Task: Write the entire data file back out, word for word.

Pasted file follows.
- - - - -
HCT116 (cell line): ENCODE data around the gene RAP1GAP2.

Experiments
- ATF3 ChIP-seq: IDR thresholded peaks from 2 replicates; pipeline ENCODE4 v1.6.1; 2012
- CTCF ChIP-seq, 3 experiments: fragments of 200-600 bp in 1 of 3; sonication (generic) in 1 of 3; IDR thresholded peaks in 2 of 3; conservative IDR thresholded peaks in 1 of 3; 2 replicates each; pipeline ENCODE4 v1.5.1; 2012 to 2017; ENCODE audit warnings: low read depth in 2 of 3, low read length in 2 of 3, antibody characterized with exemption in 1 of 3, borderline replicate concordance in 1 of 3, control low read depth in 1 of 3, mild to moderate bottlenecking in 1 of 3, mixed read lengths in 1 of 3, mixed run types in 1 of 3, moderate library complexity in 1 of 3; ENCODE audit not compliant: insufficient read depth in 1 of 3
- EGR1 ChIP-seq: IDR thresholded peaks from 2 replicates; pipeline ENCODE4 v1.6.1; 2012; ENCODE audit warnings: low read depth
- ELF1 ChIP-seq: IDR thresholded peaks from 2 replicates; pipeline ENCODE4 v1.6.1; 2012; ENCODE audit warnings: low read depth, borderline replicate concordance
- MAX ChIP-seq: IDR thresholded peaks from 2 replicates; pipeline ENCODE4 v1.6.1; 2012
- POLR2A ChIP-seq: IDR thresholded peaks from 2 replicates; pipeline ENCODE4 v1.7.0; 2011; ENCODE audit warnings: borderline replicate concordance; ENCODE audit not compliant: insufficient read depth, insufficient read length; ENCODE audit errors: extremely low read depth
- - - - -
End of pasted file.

HCT116 (cell line): ENCODE data around the gene RAP1GAP2.

Experiments
- ATF3 ChIP-seq: IDR thresholded peaks from 2 replicates; pipeline ENCODE4 v1.6.1; 2012
- CTCF ChIP-seq, 3 experiments: fragments of 200-600 bp in 1 of 3; sonication (generic) in 1 of 3; IDR thresholded peaks in 2 of 3; conservative IDR thresholded peaks in 1 of 3; 2 replicates each; pipeline ENCODE4 v1.5.1; 2012 to 2017; ENCODE audit warnings: low read depth in 2 of 3, low read length in 2 of 3, antibody characterized with exemption in 1 of 3, borderline replicate concordance in 1 of 3, control low read depth in 1 of 3, mild to moderate bottlenecking in 1 of 3, mixed read lengths in 1 of 3, mixed run types in 1 of 3, moderate library complexity in 1 of 3; ENCODE audit not compliant: insufficient read depth in 1 of 3
- EGR1 ChIP-seq: IDR thresholded peaks from 2 replicates; pipeline ENCODE4 v1.6.1; 2012; ENCODE audit warnings: low read depth
- ELF1 ChIP-seq: IDR thresholded peaks from 2 replicates; pipeline ENCODE4 v1.6.1; 2012; ENCODE audit warnings: low read depth, borderline replicate concordance
- MAX ChIP-seq: IDR thresholded peaks from 2 replicates; pipeline ENCODE4 v1.6.1; 2012
- POLR2A ChIP-seq: IDR thresholded peaks from 2 replicates; pipeline ENCODE4 v1.7.0; 2011; ENCODE audit warnings: borderline replicate concordance; ENCODE audit not compliant: insufficient read depth, insufficient read length; ENCODE audit errors: extremely low read depth